All too often, warnings are issued without the NMHSs having an appreciation of the relative severity and potential impacts of the forecast hazard. As a result, warnings can—and frequently do—fail in both developing and developed countries for any of four primary reasons (UNISDR, 2001). These include:
- A failure of forecasting, such as an inability to understand a hazard or a failure to locate it properly, in time or space;
- Ignorance of prevailing conditions of vulnerability, determined by physical, social or economic inadequacies;
- Failure to communicate the threat accurately or in sufficient time; and, finally,
- Failure by the recipients of a warning to understand it, to believe it or to take suitable action.
The success of an early warning depends on the extent to which it triggers effective response measures. As a result, warning messages need to suggest the appropriate actions that those at risk should take. This is difficult when information is incomplete, when there are conflicting recommendations or when the liability of the NMHS is of concern.
Forensic analysis of disaster events often reveals “after the fact” that communication with the public was not effective enough and that scientific and technical information (e.g. wind gusts >140 km/h) was not properly interpreted by authorities and the public in terms of risk. Warnings must be received and understood by a complex target audience and need to have a meaning that is shared between those who issue the forecasts and the decision-makers they are intended to inform. Because emergency responders and the public often are unable to translate the scientific information on forecast hazards in warnings into risk levels, future work is needed that can identify general impacts, prioritize the most dangerous hazards, assess potential contributions from cumulative and sequential events to risks and identify thresholds linked to escalating risks for infrastructure, communities and disaster response.
Tiered and vigilance warning systems
Several NMHSs are investigating tiered or escalating warning systems capable of distinguishing high-impact weather events requiring widespread emergency response actions from other disruptive events falling within “normal” emergency response capabilities. Météo-France, for example, has invested in a meteorological vigilance system that uses four levels of hazard warning and includes new hazards (e.g. heat-wave warnings).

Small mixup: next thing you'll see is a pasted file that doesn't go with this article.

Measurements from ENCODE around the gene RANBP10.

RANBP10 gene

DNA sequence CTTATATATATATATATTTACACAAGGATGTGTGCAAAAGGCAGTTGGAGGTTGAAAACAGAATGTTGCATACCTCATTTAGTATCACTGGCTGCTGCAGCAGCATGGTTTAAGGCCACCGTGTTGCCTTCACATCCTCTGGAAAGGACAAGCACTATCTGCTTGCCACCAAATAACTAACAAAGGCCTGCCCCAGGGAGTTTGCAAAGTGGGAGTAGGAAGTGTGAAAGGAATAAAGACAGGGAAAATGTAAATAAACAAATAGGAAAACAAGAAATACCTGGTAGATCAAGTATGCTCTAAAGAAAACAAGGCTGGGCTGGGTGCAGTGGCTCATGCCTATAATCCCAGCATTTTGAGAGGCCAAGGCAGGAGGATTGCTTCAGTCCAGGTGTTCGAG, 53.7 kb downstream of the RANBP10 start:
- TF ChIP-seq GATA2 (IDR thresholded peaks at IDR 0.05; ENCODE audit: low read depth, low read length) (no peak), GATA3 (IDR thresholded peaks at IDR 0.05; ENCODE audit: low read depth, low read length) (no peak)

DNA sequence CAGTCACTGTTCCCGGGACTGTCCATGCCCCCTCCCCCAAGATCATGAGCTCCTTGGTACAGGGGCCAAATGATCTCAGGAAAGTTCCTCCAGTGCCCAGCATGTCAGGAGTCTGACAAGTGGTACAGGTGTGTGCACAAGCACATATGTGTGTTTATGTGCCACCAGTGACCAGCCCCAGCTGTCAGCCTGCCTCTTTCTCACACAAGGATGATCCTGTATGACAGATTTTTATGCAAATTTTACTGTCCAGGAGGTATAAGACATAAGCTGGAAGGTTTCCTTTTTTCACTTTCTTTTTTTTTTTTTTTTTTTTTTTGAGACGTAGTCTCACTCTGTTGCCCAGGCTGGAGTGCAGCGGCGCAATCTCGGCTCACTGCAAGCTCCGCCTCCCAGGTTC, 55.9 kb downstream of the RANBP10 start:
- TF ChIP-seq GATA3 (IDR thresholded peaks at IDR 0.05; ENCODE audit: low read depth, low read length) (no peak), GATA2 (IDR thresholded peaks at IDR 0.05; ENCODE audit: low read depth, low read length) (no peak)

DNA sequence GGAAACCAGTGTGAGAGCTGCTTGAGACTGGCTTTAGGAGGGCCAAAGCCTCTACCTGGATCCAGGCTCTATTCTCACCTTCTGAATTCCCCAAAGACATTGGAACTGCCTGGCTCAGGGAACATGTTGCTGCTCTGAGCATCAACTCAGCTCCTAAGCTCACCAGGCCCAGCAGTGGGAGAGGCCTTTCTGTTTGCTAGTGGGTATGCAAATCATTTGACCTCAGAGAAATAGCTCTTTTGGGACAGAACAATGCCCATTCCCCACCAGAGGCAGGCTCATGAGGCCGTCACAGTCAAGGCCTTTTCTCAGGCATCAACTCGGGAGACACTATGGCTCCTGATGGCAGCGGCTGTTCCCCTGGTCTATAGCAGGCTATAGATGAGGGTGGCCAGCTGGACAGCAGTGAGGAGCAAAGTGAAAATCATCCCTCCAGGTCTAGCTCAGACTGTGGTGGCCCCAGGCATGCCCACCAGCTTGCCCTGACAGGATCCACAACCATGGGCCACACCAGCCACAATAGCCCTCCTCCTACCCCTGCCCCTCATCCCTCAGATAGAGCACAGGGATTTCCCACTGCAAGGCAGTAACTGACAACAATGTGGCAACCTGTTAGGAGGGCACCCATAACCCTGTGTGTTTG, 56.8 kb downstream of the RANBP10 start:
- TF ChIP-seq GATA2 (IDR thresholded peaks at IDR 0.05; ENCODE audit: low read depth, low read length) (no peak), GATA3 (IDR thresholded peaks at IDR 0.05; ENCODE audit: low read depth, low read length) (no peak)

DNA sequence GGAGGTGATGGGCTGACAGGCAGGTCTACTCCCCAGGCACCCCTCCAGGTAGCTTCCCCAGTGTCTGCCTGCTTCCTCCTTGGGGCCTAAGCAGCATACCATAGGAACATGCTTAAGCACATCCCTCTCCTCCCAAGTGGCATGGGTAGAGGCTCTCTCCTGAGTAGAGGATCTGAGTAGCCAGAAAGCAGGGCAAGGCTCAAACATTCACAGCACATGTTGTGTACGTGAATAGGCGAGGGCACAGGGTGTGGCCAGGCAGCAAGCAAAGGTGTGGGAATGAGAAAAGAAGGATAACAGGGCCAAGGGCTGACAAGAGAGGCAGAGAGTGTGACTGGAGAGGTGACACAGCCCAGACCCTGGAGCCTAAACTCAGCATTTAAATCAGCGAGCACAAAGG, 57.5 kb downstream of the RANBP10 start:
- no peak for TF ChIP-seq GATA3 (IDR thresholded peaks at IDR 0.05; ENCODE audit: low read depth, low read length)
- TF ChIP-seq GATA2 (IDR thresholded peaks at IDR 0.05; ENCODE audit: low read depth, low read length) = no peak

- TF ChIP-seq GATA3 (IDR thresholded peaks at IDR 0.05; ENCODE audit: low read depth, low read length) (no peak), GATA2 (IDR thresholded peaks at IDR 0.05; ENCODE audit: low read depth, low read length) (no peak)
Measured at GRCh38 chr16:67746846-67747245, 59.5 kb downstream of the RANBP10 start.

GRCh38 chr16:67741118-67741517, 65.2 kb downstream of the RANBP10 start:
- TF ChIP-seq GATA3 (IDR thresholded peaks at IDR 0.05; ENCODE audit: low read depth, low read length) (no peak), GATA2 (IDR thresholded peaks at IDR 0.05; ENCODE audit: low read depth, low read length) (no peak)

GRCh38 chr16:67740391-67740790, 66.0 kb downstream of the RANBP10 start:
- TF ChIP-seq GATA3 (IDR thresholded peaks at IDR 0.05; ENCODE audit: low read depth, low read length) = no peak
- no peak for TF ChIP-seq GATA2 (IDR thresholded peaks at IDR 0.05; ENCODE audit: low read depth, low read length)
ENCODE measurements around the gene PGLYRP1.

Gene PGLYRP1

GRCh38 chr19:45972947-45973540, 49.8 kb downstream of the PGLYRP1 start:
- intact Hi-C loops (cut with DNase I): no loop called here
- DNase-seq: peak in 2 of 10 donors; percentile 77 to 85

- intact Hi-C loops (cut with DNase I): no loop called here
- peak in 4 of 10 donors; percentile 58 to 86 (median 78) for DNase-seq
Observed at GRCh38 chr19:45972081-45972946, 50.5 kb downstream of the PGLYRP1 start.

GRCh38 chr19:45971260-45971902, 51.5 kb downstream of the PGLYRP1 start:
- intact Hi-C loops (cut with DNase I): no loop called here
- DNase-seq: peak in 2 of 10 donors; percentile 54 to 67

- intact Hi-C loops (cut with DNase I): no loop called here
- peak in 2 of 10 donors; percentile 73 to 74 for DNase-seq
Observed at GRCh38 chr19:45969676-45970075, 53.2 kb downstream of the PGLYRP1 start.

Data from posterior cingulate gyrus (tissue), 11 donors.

The European Multi-services Meteorological Awareness (EMMA) Programme is based on Météo-France’s vigilance system and uses a similar four-colour code (Gérard, 2002) of green, yellow, orange and red. A green status indicates that no severe weather is expected; yellow indicates a forecast of potentially dangerous but not unusual weather; orange forecasts potentially dangerous and unusual phenomena; and red warning status highlights that dangerous and exceptionally intense meteorological phenomena have been predicted.
China uses a colour-coded warning system for 11 extreme weather conditions. Warnings are flagged as blue, yellow, orange, red and sometimes black in ascending order and requiring escalating actions (Yongping Yuo, personal communication, 2007). For example, shops in China are to remain closed if typhoon warnings change from orange to red. A red warning for rainfall intensity means emergency squads must be ready for rescue operations as rainfall is expected to reach 100 mm or higher in three hours. In Florida, USA, NOAA initiated a pilot project to graphically display forecasts of daily hazards according to relative “degree of threat” (Sharp et al., 2000).
Recognizing that individual and combinations of hazards (e.g. excessive heat and poor air quality) can result in complex emergency response situations, WMO, its NMHSs and UN partners are working to establish multi-hazard early warning systems. Collaboration is underway with the World Health Organization to develop heat-health warning systems that enhance adaptation to deadly heat waves and malaria while other collaborative work with the UN Food and Agriculture Organization focus on the monitoring and development needed for early warnings of locust swarms (WMO, 2007; WMO, 2004(b)).